Rybakina in tears over Russia after denying Jabeur her Arab-African moment; Djokovic and Kyrgios patch up ahead of their final
LONDON (AFP, REUTERS) - Newly crowned Wimbledon champion Elena Rybakina broke down in tears on Saturday (July 9) after she was again confronted by questions over her Russian roots.
Rybakina, born in Moscow but representing Kazakhstan since 2018, came back from one set down to defeat Tunisia's Ons Jabeur in the women's final.
Had Jabeur won, it would have been a historic first Grand Slam title for an Arab-African, and indeed for an Arab or African.
But it was her opponent's nationality that was more in the limelight. Rybakina's triumph came in a tournament where Russian players were banned, following their country's invasion of Ukraine.
"I don't know what's going to happen. It's always some news, but I cannot do anything about this," said the 23-year-old when asked if the Russian government would be tempted to politicise her Grand Slam triumph.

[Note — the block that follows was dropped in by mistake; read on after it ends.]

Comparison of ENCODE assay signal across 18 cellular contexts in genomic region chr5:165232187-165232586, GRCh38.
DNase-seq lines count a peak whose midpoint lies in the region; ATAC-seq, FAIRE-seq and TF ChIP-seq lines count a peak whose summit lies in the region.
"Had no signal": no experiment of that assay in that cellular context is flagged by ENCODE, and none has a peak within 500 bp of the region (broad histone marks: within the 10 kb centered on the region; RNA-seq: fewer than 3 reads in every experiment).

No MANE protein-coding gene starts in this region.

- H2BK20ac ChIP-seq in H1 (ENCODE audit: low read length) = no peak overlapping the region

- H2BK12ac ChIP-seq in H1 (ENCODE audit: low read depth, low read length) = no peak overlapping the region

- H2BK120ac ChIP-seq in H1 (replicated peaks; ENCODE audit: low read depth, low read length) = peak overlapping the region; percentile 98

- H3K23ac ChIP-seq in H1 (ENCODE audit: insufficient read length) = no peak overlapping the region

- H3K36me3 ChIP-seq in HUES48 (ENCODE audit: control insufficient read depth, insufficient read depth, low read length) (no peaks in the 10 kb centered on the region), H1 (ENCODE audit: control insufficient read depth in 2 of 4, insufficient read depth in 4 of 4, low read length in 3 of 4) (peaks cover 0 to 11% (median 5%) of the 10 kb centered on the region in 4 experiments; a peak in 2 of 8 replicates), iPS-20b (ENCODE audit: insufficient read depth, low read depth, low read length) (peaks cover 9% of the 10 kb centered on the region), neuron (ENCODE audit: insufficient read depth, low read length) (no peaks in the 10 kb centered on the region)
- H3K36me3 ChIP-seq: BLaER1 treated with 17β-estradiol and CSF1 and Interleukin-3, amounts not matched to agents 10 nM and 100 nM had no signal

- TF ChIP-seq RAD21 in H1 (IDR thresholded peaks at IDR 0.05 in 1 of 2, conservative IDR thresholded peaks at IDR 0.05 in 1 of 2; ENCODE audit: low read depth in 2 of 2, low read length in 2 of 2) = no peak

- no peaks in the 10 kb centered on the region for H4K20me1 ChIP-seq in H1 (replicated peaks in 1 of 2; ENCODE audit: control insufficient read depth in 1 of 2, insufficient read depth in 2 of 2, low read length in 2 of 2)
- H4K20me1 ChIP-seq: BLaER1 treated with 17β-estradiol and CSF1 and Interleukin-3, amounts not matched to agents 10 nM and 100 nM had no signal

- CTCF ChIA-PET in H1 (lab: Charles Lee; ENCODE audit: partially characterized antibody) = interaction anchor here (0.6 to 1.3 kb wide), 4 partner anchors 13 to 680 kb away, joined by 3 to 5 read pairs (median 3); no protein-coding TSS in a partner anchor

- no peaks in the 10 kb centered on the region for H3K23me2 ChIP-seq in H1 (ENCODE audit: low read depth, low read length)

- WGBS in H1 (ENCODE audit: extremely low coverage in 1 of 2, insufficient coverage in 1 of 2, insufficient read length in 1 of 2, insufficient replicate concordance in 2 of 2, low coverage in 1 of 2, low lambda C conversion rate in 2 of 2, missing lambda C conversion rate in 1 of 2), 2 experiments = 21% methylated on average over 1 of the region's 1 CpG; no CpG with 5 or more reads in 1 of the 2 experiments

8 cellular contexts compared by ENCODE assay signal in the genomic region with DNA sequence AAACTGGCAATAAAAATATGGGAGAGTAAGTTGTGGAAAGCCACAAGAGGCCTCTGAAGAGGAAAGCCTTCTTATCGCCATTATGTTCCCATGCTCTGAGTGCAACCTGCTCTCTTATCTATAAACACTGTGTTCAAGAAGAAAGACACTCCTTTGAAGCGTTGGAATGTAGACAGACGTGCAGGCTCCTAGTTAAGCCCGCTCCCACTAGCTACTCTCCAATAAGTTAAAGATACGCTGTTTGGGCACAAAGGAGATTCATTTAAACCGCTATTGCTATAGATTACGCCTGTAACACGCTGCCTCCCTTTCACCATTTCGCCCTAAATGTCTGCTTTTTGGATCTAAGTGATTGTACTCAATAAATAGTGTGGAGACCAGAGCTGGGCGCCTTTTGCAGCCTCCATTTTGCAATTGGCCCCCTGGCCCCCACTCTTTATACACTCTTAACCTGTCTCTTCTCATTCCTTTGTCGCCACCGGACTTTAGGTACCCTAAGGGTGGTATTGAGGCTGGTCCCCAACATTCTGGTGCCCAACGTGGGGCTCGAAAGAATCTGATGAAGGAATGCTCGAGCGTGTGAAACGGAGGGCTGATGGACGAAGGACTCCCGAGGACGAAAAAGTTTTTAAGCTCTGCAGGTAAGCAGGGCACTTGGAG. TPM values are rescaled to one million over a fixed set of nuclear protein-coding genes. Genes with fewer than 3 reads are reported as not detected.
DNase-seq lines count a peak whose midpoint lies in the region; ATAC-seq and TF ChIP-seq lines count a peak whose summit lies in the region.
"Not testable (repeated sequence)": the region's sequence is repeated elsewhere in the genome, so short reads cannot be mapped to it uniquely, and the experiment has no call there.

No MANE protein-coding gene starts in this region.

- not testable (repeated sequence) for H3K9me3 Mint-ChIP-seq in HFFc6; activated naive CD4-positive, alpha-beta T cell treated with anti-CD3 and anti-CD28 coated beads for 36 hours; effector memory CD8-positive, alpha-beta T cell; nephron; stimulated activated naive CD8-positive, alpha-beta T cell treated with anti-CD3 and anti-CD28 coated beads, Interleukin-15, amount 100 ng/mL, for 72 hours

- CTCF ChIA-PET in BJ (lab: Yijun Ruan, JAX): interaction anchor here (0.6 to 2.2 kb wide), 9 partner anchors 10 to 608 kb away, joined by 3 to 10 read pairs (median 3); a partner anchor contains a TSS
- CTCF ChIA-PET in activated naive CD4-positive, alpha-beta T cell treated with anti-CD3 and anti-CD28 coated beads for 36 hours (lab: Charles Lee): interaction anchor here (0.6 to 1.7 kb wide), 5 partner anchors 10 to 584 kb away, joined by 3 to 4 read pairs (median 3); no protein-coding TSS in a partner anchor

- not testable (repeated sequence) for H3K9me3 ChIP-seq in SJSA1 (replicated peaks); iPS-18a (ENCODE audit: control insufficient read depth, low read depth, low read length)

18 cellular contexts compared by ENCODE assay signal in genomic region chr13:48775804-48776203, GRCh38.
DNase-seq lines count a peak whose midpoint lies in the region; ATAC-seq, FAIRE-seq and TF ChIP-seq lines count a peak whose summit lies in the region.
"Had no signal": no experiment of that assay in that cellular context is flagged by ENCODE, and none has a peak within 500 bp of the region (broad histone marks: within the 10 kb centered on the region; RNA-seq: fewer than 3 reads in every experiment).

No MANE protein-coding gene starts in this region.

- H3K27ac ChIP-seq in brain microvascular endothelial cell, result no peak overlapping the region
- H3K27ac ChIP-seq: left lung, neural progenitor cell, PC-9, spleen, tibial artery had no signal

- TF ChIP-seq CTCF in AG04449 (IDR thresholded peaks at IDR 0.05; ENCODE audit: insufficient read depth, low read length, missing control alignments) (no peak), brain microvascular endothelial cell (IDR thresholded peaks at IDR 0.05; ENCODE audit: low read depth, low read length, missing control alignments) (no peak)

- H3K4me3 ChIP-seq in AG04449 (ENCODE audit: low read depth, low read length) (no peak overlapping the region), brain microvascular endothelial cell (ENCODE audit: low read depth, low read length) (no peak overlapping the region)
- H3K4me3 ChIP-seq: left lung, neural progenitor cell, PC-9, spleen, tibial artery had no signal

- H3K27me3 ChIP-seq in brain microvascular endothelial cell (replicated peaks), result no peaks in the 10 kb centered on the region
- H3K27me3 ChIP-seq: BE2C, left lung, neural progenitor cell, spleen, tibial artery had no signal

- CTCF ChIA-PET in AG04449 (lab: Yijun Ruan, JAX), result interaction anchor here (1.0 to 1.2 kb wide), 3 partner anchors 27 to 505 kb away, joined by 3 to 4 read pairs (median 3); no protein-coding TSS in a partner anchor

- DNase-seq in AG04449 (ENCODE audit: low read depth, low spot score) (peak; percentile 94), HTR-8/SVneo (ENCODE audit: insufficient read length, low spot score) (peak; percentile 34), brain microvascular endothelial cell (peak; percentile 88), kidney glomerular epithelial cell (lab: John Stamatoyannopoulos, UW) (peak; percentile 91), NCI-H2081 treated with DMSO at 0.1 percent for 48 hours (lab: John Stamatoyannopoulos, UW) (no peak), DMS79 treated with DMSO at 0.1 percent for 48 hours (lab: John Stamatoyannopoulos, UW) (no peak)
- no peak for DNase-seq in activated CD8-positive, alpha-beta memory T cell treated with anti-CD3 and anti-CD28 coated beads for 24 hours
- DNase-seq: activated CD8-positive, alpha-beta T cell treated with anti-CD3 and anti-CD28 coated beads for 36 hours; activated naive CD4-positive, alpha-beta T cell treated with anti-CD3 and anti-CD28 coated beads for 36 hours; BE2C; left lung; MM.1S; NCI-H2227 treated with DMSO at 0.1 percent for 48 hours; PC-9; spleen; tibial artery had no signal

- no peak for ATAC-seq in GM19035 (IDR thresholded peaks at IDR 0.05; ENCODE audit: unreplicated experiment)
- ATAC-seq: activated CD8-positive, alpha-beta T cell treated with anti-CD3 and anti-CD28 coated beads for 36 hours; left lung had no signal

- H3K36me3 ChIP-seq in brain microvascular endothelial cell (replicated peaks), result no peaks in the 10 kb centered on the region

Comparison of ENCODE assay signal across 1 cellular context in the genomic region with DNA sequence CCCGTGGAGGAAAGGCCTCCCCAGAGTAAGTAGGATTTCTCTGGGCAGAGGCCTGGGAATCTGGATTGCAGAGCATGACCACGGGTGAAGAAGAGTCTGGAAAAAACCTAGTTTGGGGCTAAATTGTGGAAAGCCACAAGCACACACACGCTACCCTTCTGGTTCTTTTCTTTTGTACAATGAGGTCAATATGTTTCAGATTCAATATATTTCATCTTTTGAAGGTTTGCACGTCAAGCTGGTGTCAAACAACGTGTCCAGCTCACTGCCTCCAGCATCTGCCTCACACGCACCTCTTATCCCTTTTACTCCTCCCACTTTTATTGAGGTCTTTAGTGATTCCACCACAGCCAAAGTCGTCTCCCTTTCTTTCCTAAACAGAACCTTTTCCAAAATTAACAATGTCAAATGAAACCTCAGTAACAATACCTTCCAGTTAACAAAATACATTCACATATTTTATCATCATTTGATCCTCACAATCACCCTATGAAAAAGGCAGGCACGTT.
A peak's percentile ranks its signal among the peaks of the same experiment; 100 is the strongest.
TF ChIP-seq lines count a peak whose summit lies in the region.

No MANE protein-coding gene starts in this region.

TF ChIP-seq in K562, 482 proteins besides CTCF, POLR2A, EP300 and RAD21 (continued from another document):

"I'm playing for Kazakhstan a very long time. I represent them on the biggest tournaments, Olympics, which was a dream come true."
Russian tennis chief Shamil Tarpischev, however, hailed Rybakina's victory as a triumph for Russia, describing the player as "our product".
"It's very nice! Well done Rybakina! We win the Wimbledon tournament," Tarpischev was quoted as saying by Russian news agency, Ria Novosti.
Rybakina's parents live in Moscow. She has been reluctant throughout the tournament to elaborate on how much time she spends in the country.
When she was pressed further on Saturday and invited to condemn Russian President Vladimir Putin and the invasion, Rybakina pleaded for understanding.
"I didn't choose where I was born. People believed in me. Kazakhstan supported me so much.
"Even today I heard so much support. I saw the flags. So I don't know how to answer these questions."